In the current economy, there are no jobs or if they exist, they pay minimum wage or barely above, which does not cover the cost of food or shelter for a family. What better way to solve the issue of unemployment or underemployment but by going back to school. The promise of a better life by furthering ones education was an ideal answer to a not so perfect job market for unconventional college students. Students just out of high school aptly continued their educational endeavors with the understanding that the competition for these jobs would be high and a college education was the only way to fight for the few jobs available.
For many of those traditional and not so traditional college students, term papers are in and their career pursuits after college loom in the immediate future. Another issue for the graduating college student is the repayment of their student loans. Just a few years prior, borrowing money for school was at an all-time low at 3.4 percent, which many perceived as a good investment, especially when compared with other types of investments at the time, according to Mary Bruce in the ABC News article, “Obama Highlights ‘Good News’ In Jobs Report, Renews Student Loan Push.” However, that once good investment toward education is now being challenged with the low interest student loans doubling on July 1, 2012 to 6.8 percent.
Students without extra income for college borrowed to go to school and will now experience the doubling of the interest rate on their loans. For those still looking for a job or working at a low wage position just to pay bills, this payback of their student loans is ill-timed, pressuring unconventional students with more debt and a hard lesson in the real world on how life is after college.
Eric Pianin’s Washington Post article, “Student loans seen as potential ‘next debt bomb’ for U.S. economy,” says that in 2010-11, students borrowed $104 billion — a 50 percent increase over the previous three years. Pianin adds that last year’s student loans totaled $867 billion, and 90 percent of these are federally guaranteed student loans. Pianin offers, “But the rapid growth of student debt — mostly from federally subsidized loans — has alarmed some in the financial world and looms as the biggest long-term economic problem facing many college graduates and their families today.” With interest rates about to double for those federally subsidized loans, the burden on college graduates will increase astronomically on July 1.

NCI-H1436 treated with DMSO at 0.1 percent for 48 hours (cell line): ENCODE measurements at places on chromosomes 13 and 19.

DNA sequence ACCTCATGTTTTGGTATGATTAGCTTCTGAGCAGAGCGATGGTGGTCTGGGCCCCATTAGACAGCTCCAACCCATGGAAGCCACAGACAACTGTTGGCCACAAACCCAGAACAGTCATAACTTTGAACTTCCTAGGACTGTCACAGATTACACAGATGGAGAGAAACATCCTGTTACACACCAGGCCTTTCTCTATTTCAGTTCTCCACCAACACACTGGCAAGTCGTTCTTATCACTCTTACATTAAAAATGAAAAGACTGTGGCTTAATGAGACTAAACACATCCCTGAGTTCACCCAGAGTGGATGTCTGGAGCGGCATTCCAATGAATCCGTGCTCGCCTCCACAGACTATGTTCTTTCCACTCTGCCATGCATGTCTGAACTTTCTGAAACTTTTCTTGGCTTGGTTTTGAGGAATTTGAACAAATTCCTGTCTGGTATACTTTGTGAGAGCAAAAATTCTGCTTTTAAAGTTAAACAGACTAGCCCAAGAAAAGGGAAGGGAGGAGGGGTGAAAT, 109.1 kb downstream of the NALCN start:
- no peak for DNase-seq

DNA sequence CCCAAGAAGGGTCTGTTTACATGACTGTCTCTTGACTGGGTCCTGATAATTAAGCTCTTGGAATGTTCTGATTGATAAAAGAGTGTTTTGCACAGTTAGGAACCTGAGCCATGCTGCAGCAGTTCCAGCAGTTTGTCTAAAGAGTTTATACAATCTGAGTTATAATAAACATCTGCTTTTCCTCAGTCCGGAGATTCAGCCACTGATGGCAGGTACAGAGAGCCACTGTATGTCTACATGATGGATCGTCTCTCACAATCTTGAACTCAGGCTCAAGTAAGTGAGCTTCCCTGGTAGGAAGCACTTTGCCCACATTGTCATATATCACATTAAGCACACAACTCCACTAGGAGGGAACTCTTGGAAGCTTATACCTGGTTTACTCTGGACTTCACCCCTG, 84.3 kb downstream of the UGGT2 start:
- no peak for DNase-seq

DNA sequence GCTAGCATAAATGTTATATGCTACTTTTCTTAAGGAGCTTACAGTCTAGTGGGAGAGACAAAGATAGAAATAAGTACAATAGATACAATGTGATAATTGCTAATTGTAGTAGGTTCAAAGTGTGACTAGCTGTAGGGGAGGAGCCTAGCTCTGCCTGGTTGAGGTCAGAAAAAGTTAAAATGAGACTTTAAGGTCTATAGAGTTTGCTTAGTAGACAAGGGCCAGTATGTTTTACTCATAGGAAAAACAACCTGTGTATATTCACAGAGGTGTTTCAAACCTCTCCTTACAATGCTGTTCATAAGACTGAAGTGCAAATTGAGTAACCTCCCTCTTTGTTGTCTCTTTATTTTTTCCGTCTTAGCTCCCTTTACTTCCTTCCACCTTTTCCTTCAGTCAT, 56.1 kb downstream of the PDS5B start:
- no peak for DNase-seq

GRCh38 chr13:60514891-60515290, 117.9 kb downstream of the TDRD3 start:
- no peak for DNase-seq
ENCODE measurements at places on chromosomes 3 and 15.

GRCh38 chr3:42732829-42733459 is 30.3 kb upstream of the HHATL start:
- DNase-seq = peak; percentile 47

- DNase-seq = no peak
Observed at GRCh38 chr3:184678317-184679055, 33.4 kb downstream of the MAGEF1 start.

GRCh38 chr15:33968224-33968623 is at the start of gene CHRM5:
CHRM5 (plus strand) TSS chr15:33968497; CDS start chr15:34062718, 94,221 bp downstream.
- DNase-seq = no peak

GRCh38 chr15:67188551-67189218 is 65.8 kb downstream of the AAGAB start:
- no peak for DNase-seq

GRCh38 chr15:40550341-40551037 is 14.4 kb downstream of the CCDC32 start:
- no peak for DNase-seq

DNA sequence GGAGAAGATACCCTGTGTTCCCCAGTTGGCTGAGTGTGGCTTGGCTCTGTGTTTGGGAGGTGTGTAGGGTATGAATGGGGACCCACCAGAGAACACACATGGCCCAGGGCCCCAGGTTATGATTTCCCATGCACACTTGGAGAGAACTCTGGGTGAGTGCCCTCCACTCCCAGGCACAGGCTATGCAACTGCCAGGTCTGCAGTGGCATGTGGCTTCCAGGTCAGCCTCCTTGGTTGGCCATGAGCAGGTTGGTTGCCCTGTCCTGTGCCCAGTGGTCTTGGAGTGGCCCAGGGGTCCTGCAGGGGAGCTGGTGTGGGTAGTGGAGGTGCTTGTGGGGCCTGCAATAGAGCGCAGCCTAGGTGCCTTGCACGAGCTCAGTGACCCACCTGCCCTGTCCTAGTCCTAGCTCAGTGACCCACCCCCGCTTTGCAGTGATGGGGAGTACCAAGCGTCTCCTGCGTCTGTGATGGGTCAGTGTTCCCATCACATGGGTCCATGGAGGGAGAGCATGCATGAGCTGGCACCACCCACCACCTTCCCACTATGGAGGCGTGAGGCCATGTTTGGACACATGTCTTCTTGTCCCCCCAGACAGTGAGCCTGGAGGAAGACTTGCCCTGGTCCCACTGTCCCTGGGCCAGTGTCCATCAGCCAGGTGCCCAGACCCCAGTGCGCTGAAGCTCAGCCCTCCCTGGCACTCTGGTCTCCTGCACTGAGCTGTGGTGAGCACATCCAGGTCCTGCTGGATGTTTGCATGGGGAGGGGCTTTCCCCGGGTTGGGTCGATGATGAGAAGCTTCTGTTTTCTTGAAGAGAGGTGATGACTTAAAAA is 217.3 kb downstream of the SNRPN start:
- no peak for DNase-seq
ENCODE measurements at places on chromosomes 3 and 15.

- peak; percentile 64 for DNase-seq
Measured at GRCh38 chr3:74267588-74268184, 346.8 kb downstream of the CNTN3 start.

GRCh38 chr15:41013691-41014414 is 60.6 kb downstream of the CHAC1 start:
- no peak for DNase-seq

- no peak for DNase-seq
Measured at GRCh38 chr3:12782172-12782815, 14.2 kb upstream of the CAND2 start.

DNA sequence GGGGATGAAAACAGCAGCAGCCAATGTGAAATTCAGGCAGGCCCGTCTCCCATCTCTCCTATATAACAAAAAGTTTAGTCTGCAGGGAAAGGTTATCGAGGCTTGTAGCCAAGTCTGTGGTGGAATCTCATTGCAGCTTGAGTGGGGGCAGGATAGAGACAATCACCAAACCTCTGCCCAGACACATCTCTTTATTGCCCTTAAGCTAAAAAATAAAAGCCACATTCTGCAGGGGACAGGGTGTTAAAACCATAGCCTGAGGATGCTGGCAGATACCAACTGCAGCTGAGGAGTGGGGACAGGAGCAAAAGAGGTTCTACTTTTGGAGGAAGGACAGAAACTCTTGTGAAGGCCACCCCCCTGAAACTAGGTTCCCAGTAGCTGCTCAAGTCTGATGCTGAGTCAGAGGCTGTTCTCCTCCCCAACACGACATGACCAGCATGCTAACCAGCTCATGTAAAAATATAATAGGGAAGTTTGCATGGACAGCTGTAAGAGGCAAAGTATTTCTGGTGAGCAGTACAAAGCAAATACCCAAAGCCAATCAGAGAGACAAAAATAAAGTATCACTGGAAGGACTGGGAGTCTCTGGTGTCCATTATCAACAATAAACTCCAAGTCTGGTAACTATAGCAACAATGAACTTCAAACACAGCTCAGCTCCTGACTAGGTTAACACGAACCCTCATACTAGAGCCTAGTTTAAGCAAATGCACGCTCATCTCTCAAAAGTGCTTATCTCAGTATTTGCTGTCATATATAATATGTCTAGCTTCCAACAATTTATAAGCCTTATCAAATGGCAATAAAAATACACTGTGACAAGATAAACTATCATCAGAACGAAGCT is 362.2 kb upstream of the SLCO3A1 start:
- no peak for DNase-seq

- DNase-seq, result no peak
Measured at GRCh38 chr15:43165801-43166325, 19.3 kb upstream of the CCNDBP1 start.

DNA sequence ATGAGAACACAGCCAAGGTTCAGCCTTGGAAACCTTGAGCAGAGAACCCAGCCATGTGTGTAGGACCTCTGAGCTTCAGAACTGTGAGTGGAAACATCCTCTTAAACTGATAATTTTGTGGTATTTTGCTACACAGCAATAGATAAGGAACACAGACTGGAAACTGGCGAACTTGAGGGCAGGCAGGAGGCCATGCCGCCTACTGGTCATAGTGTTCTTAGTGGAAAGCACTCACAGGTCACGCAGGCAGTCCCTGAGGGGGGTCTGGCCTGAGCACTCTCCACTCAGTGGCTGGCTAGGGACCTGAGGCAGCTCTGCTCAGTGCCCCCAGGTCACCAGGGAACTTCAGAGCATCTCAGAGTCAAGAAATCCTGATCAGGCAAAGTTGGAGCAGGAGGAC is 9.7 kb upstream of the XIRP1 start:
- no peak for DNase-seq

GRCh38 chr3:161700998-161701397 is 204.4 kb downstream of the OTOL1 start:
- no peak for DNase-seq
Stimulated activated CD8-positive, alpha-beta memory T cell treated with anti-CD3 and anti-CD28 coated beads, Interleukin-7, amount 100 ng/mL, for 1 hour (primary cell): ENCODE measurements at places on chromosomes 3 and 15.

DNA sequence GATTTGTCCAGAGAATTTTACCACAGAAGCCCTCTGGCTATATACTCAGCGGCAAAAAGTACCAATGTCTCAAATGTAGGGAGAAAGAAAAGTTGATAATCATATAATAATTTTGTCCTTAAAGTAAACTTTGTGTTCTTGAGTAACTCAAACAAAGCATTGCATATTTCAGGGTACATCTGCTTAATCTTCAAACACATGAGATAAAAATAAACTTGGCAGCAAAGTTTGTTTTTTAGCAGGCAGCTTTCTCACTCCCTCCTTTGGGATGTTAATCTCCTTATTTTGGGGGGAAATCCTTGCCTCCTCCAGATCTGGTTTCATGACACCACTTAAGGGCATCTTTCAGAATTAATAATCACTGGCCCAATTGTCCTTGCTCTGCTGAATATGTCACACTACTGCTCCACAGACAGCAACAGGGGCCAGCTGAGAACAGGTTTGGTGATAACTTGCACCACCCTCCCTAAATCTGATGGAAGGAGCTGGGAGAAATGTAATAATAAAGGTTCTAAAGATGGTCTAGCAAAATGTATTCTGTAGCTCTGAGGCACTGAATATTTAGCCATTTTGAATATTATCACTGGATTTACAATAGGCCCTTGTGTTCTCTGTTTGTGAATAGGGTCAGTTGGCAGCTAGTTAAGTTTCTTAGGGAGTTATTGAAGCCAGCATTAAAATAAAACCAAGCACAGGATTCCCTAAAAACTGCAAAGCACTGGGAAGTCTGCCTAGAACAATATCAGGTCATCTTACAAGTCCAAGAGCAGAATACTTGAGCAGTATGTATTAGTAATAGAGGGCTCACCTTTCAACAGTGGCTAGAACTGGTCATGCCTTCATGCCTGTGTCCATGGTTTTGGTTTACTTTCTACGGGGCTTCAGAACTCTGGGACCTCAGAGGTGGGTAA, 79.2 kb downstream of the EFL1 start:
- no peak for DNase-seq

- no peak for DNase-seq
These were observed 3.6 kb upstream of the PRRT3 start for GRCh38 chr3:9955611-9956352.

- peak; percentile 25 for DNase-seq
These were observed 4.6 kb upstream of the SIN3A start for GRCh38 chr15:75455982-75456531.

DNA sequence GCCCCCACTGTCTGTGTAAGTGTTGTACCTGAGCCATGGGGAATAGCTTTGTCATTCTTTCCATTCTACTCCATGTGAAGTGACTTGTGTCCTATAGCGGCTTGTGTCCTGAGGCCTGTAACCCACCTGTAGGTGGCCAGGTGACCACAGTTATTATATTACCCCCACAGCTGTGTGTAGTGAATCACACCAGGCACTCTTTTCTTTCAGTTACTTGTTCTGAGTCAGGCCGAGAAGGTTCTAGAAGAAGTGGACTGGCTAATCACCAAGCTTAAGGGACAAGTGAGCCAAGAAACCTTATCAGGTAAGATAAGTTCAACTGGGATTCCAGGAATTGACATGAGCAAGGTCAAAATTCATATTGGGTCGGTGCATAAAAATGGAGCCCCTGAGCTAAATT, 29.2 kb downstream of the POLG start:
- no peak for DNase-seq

With many minority students opting to use federal loans to go to college, a potential "college loan" bubble is building and minorities will be hit hard when their loans become due. In the article, “If it is — surprise, surprise — disproportionately affect black people,” Dara Sharif says students debts of $30,500 or more show black students at 27 percent, whites 16 percent, Latinos 14 percent, and Asians 9 percent. The U.S. Department of Education’s article, “Digest of Education Statistics,” determines that 76.2 percent of blacks, 70.8 percent of American Indians or Alaskan Natives, and 69 percent of Latinos and Hispanics receive more financial aid than whites at 63.5 percent. Sharif says that when the interest rates increase, graduates will be dealt a heavy blow, especially when factoring in the higher unemployment rates for minority populations.
Even before interest rates increase, many defaults on student loans are occurring. Sharif explains there is an estimated 35 million people whose federal student loans are currently outstanding with an estimated debt of $805 billion at the end of March 2012. To counter another financial bubble bursting, Sharif offers Moody Analytics advice of limiting the debt burden by selecting demand careers, and completing degrees on time.
The American Dream, by many, is to live a better life than their current predicament, no matter how impoverished, they want to improve their life and live comfortably through their own self-determination and hard work. College offers many a way to begin their path to improvement, and the borrowing to fund that dream was viewed as feasible, especially with a 3.4 percent interest rate. Unfortunately the dream is now a nightmare, students cannot pay the money back due to the jobs not paying what the dreamers anticipated, or there are no jobs at all. Minorities feel this stress more than any other group, and now the predicament is an even higher debt burden. Rather than an investment in their future, many find the cost of education is just another debt.
Bruce, Mary. Obama Highlights ‘Good News’ in Jobs Report, Renews Student Loan Push. ABC News (May 4 2012). Retrieved from: http://abcnews.go.com/blogs/politics/2012/05/obama-highlights-good-news-in-jobs-report-renews-student-loan-push/
Digest of Education Statistics. U.S. Department of Education. Table 338 (2009). Retrieved from: http://nces.ed.gov/programs/digest/d09/tables/dt09_338.asp
Pianin, Eric. Student loans seen as potential ‘next debt bomb’ for U.S. economy. Washington Post (March 10, 2012). Retrieved from: http://www.washingtonpost.com/business/student-loans-seen-as-potential-next-debt-bomb-for-us-economy/2012/03/05/gIQAM0iF4R_story.html
Sharif, Dara. Student Lending: Wall Street’s Next Bubble? The Root (April 17, 2011) Retrieved from: http://abcnews.go.com/blogs/politics/2012/05/obama-highlights-good-news-in-jobs-report-renews-student-loan-push/